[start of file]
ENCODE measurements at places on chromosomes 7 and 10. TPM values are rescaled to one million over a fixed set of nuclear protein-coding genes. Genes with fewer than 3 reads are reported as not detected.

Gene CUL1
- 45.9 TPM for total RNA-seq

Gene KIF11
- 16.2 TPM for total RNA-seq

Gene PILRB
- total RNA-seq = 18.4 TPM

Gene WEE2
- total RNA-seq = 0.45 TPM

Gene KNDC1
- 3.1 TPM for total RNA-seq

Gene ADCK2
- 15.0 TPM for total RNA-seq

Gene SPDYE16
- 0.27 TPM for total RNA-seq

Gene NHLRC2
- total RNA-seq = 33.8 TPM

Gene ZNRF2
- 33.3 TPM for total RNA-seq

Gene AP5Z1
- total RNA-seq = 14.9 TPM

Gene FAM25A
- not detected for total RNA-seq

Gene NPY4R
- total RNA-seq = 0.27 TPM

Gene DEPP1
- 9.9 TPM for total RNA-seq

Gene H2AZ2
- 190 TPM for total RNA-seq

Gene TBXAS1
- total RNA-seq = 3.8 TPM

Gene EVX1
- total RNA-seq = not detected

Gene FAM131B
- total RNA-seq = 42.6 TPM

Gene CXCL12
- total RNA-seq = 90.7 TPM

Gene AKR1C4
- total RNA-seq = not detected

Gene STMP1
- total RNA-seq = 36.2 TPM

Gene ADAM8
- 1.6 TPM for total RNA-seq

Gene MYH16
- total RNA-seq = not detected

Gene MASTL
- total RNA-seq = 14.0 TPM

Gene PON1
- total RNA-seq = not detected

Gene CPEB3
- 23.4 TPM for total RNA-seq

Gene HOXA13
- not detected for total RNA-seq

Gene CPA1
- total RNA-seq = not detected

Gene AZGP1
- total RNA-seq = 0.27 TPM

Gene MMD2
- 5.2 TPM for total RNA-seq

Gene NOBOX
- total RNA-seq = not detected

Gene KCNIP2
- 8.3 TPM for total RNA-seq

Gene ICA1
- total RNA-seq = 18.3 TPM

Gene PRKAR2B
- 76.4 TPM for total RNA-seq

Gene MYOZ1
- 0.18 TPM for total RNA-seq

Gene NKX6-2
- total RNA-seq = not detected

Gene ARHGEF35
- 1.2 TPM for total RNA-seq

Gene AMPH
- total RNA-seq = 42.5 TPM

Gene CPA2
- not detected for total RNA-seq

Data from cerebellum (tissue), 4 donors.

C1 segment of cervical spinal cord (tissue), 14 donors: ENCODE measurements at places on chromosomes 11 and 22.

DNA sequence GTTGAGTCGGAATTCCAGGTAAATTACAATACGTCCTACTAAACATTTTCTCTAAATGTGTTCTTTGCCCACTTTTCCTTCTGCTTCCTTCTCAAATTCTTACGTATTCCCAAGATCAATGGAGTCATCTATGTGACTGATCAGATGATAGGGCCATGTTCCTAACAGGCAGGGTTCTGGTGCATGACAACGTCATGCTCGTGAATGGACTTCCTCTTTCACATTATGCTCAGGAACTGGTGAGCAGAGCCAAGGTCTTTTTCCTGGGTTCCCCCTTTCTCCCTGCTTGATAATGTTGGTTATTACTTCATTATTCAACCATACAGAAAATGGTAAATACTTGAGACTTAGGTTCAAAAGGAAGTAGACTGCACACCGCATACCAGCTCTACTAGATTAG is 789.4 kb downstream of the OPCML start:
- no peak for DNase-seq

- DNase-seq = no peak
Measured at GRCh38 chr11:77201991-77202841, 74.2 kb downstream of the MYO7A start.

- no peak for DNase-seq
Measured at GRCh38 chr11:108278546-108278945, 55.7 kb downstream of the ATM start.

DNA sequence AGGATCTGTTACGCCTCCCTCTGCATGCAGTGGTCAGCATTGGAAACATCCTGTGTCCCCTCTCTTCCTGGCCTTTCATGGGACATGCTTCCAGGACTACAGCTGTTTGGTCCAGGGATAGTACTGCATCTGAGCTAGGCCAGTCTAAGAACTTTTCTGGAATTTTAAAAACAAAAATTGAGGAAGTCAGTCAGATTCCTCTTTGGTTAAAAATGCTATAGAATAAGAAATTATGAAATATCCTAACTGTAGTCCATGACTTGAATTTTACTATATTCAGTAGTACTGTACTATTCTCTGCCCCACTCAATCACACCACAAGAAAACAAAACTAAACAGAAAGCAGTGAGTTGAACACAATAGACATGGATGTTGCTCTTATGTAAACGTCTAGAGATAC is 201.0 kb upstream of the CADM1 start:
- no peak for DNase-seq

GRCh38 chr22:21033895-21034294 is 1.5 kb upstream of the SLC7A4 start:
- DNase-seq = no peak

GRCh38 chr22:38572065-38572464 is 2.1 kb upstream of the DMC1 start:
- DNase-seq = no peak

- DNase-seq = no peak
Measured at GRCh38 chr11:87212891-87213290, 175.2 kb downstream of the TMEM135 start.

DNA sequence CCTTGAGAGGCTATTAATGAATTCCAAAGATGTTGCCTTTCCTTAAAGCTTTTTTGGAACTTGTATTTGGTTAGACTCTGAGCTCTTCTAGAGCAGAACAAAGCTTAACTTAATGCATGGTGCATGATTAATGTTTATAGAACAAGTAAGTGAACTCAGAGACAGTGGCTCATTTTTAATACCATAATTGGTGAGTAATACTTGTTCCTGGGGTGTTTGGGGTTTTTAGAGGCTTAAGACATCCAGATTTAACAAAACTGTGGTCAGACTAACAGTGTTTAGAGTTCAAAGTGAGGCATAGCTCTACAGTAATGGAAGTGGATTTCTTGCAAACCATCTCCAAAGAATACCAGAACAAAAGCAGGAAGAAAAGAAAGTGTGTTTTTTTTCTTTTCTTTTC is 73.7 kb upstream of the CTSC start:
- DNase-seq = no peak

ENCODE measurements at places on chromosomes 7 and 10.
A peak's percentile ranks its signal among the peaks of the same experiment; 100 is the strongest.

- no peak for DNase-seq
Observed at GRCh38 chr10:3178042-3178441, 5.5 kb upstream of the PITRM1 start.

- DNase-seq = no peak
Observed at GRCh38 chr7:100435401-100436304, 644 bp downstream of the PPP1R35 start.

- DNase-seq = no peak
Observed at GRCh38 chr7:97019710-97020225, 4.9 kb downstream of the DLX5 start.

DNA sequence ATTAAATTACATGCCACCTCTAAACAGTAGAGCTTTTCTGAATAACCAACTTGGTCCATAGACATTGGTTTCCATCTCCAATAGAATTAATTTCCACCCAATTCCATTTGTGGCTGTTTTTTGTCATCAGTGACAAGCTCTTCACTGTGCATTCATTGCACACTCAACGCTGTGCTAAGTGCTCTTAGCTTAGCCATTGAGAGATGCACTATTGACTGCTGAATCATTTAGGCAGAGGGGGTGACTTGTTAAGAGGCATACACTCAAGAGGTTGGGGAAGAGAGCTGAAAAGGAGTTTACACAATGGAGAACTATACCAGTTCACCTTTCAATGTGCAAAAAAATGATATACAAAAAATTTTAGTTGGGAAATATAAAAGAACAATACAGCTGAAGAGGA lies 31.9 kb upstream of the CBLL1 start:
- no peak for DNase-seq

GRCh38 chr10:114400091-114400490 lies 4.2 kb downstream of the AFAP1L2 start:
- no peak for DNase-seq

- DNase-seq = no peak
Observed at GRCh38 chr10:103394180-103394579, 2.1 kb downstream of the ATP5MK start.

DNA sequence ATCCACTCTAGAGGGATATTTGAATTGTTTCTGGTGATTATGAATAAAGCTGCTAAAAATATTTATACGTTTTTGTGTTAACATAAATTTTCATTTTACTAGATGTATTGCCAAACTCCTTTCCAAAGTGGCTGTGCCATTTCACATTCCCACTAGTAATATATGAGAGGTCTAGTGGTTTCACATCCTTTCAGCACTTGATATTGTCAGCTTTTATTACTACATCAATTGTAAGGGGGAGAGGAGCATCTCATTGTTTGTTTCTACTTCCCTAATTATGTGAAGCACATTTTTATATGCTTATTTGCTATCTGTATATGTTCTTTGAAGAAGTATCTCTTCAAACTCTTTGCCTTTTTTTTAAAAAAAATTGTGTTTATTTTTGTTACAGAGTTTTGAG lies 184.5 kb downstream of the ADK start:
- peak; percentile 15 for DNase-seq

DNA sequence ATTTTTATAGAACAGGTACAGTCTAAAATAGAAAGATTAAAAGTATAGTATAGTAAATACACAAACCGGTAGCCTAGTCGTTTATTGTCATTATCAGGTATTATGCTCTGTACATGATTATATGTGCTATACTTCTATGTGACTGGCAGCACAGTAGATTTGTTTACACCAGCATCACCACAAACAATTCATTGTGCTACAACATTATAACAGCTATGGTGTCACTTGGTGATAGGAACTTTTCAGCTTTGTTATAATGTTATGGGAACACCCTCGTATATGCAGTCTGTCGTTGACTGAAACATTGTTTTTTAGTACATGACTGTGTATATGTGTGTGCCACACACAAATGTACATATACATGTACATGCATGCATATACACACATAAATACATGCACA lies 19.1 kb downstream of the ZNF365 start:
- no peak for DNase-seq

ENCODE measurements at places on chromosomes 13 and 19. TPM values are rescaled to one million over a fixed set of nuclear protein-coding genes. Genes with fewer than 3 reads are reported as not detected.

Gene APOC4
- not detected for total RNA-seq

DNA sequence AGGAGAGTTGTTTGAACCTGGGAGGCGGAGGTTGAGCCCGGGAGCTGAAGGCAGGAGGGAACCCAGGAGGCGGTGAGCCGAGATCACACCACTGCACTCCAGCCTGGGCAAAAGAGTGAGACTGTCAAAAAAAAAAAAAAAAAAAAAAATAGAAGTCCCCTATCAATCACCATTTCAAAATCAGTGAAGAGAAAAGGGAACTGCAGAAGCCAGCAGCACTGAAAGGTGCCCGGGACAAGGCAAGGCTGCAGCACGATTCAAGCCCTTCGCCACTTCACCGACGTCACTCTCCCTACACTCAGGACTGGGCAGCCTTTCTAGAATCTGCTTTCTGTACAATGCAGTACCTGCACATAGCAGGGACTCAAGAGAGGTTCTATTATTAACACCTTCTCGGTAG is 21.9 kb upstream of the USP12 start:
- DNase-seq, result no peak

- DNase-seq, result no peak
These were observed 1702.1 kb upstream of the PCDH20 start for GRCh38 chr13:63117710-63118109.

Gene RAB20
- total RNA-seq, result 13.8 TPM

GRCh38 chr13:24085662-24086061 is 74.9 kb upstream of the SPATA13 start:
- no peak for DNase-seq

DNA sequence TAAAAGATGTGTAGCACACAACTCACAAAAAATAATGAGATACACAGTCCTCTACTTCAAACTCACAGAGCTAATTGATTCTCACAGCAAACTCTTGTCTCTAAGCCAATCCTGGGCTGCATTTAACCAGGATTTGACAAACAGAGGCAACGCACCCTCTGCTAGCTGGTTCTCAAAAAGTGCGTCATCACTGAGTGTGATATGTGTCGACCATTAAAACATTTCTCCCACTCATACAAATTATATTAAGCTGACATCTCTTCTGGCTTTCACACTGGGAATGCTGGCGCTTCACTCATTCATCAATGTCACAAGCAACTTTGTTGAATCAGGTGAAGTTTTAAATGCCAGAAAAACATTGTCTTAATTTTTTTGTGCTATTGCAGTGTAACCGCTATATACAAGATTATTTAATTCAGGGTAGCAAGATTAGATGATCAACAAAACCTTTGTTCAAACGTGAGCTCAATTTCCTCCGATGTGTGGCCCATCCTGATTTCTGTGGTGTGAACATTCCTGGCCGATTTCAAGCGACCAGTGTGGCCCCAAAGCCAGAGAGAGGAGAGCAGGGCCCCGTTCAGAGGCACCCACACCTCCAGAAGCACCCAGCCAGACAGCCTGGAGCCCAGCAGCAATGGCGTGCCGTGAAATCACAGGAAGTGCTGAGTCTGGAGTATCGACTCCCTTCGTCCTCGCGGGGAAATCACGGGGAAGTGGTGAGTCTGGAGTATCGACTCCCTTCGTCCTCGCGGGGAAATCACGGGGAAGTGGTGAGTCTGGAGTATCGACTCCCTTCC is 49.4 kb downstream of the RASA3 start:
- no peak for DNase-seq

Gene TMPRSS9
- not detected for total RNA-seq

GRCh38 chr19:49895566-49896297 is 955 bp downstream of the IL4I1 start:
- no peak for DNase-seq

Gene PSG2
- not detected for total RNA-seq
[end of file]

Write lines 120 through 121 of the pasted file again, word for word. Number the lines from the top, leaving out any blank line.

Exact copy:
These were observed 1702.1 kb upstream of the PCDH20 start for GRCh38 chr13:63117710-63118109.

Gene RAB20